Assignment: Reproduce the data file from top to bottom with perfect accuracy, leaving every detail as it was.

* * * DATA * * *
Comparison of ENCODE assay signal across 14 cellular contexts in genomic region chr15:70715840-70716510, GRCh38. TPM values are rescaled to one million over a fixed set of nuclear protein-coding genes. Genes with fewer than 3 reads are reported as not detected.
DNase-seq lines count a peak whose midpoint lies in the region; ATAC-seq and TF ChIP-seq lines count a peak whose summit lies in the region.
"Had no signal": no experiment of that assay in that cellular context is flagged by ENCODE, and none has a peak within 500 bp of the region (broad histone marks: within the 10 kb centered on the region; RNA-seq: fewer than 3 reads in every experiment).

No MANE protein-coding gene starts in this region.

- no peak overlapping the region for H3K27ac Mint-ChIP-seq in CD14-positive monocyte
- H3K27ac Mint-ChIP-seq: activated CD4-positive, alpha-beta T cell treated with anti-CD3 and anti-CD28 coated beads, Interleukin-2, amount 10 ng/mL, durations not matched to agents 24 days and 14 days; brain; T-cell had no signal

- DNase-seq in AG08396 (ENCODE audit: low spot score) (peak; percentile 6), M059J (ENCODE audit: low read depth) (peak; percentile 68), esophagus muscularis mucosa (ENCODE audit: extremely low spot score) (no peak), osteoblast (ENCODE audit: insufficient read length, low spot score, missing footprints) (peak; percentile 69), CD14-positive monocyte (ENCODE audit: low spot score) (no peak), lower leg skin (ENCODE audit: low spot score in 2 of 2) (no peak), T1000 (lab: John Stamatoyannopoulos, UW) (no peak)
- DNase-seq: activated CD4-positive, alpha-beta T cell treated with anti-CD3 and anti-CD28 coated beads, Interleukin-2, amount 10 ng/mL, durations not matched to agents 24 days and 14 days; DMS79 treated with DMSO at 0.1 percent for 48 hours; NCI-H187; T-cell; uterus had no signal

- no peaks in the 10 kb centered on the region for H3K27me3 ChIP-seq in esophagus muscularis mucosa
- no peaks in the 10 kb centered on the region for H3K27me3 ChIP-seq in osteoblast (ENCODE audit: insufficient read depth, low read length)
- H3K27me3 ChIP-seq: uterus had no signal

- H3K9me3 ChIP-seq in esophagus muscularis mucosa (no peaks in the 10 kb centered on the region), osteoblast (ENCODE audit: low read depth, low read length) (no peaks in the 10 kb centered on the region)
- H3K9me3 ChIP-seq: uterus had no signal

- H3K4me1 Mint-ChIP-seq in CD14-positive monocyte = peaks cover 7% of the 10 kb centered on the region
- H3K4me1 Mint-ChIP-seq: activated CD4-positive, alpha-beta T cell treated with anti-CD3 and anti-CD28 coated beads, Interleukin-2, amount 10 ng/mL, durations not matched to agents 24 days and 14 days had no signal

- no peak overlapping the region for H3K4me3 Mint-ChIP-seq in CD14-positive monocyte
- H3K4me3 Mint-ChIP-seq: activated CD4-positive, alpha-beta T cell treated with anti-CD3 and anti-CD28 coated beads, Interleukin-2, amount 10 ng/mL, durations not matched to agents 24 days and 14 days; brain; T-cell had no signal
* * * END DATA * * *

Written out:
Comparison of ENCODE assay signal across 14 cellular contexts in genomic region chr15:70715840-70716510, GRCh38. TPM values are rescaled to one million over a fixed set of nuclear protein-coding genes. Genes with fewer than 3 reads are reported as not detected.
DNase-seq lines count a peak whose midpoint lies in the region; ATAC-seq and TF ChIP-seq lines count a peak whose summit lies in the region.
"Had no signal": no experiment of that assay in that cellular context is flagged by ENCODE, and none has a peak within 500 bp of the region (broad histone marks: within the 10 kb centered on the region; RNA-seq: fewer than 3 reads in every experiment).

No MANE protein-coding gene starts in this region.

- no peak overlapping the region for H3K27ac Mint-ChIP-seq in CD14-positive monocyte
- H3K27ac Mint-ChIP-seq: activated CD4-positive, alpha-beta T cell treated with anti-CD3 and anti-CD28 coated beads, Interleukin-2, amount 10 ng/mL, durations not matched to agents 24 days and 14 days; brain; T-cell had no signal

- DNase-seq in AG08396 (ENCODE audit: low spot score) (peak; percentile 6), M059J (ENCODE audit: low read depth) (peak; percentile 68), esophagus muscularis mucosa (ENCODE audit: extremely low spot score) (no peak), osteoblast (ENCODE audit: insufficient read length, low spot score, missing footprints) (peak; percentile 69), CD14-positive monocyte (ENCODE audit: low spot score) (no peak), lower leg skin (ENCODE audit: low spot score in 2 of 2) (no peak), T1000 (lab: John Stamatoyannopoulos, UW) (no peak)
- DNase-seq: activated CD4-positive, alpha-beta T cell treated with anti-CD3 and anti-CD28 coated beads, Interleukin-2, amount 10 ng/mL, durations not matched to agents 24 days and 14 days; DMS79 treated with DMSO at 0.1 percent for 48 hours; NCI-H187; T-cell; uterus had no signal

- no peaks in the 10 kb centered on the region for H3K27me3 ChIP-seq in esophagus muscularis mucosa
- no peaks in the 10 kb centered on the region for H3K27me3 ChIP-seq in osteoblast (ENCODE audit: insufficient read depth, low read length)
- H3K27me3 ChIP-seq: uterus had no signal

- H3K9me3 ChIP-seq in esophagus muscularis mucosa (no peaks in the 10 kb centered on the region), osteoblast (ENCODE audit: low read depth, low read length) (no peaks in the 10 kb centered on the region)
- H3K9me3 ChIP-seq: uterus had no signal

- H3K4me1 Mint-ChIP-seq in CD14-positive monocyte = peaks cover 7% of the 10 kb centered on the region
- H3K4me1 Mint-ChIP-seq: activated CD4-positive, alpha-beta T cell treated with anti-CD3 and anti-CD28 coated beads, Interleukin-2, amount 10 ng/mL, durations not matched to agents 24 days and 14 days had no signal

- no peak overlapping the region for H3K4me3 Mint-ChIP-seq in CD14-positive monocyte
- H3K4me3 Mint-ChIP-seq: activated CD4-positive, alpha-beta T cell treated with anti-CD3 and anti-CD28 coated beads, Interleukin-2, amount 10 ng/mL, durations not matched to agents 24 days and 14 days; brain; T-cell had no signal